Andrew has been writing Anti Buzz for 4 years resulting in almost 200 articles. For the next several weeks we will revisit some of these just in case you missed it.
I will admit to a small anti-buzz hypocrisy. My job is to cut away generalities and make your understanding of technology more concrete. The best way to make an idea stick, however, is with a story, and stories are the grossest of generalities. Today I’m telling you a story. It’s the story of how you were all tricked into embracing the Unix design philosophy.
I hinted at this before when I touched on Windows 8. I also call your attention to my previous lionizing of Steve Jobs, or actually, to the interesting Malcolm Gladwell article I linked when I did. (Side note: When I originally linked that article, I unfortunately attached a link to the last page of the article, possibly robbing you of the entire experience). The key analogy I’m looking for is the three stage evolution of RMA as explained in that article. The synthesizing of information technology into warfare was first imagined by the Soviets, then prototyped by the United States, and finally used to devastating effect by Israel. The evolutionary track of the mouse, (and by proxy, the personal computer), is the birth of the idea at Standford, the implementation of the idea at Xerox, and finally the hot battle of commercializing it at Apple. Broadly: theory, practice, popularity. This track too explains how you were tricked into embracing something you didn’t even realize you embraced.
The birth of ideas often requires freedom from practicality, and freedom from pressure to produce results. Theory is exploratory, involves the study of known data, and despite ambiguous objectives, is rigorous. Good theoretical results are ones that show that a new idea is justified by existing principles. The priority is discovery, not implementation. The colloquial use of the phrase “in theory” is not far from the truth. After much analysis, the Soviets showed that, in theory, one could leverage electronics and information technology in warfare. Douglas Englebart at Standford showed that, in theory, we could slide little pieces of plastic on a table to move a pointer around a screen.
The Unix design philosophy was an idea meant to improve the quality of software tools available to software programmers. The idea, in a nutshell, is to focus on small pieces of software that do one thing well. This maximizes the power given to the user; complex tasks are accomplished by the clever merging of programs. Unix users build new small programs that do one thing well out of existing small programs that do one thing well. Or at least this is the idea.
Prototyping, or proof of concept, is the realization of the idea. The institution that has the resources to build new ideas does not always risk the resources to discover them. The United States built the tools of modern warfare. Xerox made the mouse and the personal computer a reality. This prototyping has no end goal. The United States had no pressing military conflict. Xerox had no inroads into the PC market, (but their invention justified the adoption of their other famous innovation: the laser printer).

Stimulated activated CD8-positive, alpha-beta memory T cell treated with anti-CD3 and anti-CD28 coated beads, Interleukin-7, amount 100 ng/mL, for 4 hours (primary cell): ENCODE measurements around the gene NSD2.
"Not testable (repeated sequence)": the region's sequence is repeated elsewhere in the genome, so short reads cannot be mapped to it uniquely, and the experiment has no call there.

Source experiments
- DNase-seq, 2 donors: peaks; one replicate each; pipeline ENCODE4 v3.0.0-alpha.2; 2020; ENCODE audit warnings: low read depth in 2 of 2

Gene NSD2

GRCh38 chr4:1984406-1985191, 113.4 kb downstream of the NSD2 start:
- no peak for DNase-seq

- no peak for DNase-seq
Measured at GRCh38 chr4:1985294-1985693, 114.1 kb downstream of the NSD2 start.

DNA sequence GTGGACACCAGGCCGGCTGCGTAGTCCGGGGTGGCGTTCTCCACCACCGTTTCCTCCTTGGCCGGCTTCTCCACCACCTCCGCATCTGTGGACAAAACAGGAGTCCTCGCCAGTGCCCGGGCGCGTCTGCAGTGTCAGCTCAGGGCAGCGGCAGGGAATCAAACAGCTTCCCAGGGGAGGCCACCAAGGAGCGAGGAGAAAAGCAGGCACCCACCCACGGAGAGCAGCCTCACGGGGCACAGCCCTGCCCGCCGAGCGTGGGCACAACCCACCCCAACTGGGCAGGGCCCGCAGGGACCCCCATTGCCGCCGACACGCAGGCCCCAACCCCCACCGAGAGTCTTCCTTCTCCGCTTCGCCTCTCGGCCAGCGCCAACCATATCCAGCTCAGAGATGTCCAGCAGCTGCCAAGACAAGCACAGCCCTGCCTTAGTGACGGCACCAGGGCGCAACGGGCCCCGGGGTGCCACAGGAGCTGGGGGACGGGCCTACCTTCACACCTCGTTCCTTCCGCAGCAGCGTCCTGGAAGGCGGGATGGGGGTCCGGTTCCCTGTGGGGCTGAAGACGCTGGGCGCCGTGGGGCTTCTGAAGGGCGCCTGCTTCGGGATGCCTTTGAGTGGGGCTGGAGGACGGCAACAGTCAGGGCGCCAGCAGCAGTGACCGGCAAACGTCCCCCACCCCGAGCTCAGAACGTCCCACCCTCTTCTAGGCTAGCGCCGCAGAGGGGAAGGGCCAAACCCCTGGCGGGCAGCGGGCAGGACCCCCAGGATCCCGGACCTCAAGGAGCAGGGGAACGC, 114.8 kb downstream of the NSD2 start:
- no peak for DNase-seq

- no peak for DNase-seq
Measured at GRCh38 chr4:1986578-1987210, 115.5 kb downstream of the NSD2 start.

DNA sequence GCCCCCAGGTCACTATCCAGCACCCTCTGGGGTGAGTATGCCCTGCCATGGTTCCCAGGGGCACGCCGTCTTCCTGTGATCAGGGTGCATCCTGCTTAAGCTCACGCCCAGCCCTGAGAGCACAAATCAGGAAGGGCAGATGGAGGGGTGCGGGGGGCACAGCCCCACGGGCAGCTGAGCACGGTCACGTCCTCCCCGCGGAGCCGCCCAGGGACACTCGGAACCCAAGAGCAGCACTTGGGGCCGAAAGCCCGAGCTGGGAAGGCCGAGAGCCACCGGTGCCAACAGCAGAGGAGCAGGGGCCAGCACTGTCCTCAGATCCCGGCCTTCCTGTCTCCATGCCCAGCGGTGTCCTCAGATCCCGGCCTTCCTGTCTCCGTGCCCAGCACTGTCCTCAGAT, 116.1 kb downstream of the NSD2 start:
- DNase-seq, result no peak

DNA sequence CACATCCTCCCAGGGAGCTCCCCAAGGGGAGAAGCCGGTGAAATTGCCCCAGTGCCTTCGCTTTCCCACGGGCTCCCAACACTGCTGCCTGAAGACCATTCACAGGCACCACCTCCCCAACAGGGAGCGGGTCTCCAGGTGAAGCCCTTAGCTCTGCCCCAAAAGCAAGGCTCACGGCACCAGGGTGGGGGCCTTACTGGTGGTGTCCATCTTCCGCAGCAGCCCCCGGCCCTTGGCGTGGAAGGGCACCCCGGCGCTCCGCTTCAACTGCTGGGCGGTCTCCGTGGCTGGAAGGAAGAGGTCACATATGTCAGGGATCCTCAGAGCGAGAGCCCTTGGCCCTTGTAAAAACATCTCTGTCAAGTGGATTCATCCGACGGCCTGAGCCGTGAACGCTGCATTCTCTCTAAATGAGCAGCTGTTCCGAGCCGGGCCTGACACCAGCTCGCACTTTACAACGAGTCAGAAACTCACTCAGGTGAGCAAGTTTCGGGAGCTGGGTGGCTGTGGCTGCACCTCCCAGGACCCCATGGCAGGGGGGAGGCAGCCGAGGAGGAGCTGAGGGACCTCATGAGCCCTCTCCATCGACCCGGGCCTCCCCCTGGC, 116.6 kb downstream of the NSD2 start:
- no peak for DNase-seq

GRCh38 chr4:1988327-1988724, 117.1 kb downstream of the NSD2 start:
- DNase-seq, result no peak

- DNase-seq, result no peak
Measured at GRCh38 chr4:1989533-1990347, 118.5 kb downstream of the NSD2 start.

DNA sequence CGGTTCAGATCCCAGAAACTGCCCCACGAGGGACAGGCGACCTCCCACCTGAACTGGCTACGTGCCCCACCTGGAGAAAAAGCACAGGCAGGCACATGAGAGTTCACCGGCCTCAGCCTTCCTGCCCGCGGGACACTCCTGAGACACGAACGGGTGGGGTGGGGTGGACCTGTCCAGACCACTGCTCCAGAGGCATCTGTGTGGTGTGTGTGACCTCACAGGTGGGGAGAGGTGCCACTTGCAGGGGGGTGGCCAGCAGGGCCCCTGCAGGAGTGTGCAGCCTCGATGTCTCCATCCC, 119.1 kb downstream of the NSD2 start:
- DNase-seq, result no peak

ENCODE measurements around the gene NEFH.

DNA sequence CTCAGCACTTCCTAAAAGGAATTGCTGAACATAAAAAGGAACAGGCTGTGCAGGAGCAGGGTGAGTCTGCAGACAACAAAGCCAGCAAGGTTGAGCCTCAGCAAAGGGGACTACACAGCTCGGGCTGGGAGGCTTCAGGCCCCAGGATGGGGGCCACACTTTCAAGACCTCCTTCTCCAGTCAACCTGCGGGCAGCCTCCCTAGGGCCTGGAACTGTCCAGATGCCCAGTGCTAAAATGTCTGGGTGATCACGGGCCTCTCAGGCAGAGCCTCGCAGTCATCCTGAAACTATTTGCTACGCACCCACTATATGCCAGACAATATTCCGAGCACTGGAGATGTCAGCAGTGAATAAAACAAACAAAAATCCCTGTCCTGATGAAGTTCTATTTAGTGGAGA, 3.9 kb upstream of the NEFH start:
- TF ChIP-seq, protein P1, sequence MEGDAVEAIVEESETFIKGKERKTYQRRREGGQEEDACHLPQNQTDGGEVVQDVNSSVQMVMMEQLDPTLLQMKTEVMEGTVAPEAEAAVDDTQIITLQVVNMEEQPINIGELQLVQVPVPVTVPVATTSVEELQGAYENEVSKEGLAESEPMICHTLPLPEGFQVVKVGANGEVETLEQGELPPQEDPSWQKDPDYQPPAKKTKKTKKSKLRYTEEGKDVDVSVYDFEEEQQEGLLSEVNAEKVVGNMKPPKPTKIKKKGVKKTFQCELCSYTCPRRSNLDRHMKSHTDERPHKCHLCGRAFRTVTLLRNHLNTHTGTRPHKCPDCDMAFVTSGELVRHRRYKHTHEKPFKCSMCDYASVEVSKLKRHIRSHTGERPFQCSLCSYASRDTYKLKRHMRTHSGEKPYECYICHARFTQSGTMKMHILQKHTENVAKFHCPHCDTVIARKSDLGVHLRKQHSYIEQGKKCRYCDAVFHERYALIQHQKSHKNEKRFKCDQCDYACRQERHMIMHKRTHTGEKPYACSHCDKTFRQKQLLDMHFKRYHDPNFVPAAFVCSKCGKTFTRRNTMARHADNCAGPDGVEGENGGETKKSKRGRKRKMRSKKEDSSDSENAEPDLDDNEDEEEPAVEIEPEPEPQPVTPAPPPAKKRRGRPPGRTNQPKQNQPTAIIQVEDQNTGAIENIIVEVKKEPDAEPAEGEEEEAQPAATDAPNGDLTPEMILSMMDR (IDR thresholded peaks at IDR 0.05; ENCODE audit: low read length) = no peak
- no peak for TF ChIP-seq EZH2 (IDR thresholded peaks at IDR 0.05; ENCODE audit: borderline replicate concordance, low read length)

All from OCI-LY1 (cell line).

The energies of programming enthusiasts built a lot of the small programs that populate Unix environments. More over, they organized the distribution channels for this software, creating public repositories, and standardizing the way software would be installed on any Unix system. They invented a fast, streamlined system by which users could download small, single-task-oriented software. Some of you already know the punchline. What they did is they invented the app store. But they were a group of enthusiasts. Power users. Programmers. Not the electronic laity. Even for all the inviting and egalitarian sentiment in the open-source software community, the inventors of the app store were serving themselves, not the public.
The next key step is refinement and efficiency. This requires conflict and constrained resources. Israel is a small country surrounded by belligerents. Apple was the hot young tech firm with a desire to put computers in homes, not offices. Apple again was the innovator, but the conflict and resource constraints came from elsewhere.
The cell phone market was a feature race. Cameras. Texting. Web browsers. The conflict was the feature race, and the constraint was that it had to fit into your pocket. You can’t put a computer in somebody’s pocket with the old big-software-suite model of software development and distribution because you can’t put an installation CD in a cell phone and you can’t expect a tiny computer to tolerate the rigors of Microsoft Word. With space and processing time being so tight, the discovery and installation of new software needed to be controlled – the PC paradigm at the time was to just grab executables with your web browser and install them wherever and however you wanted. The infrastructural innovation of the Unix community is what enabled the smart phone.
I also do not think it is so much of a stretch to draw the connection. Steve Jobs, upon returning to Apple, overhauled the Mac OS. Mac OS X is built on top of an open-source Unix distribution. Much of the rebranding of Apple that happened during the second Steve Jobs administration was done while under the influence of Unix. The enthusiast community had been spending decades mastering simplicity in software, the Xerox PARC of its time in a way, and once again Apple remanufactured the ideas into something you wanted to put in your home.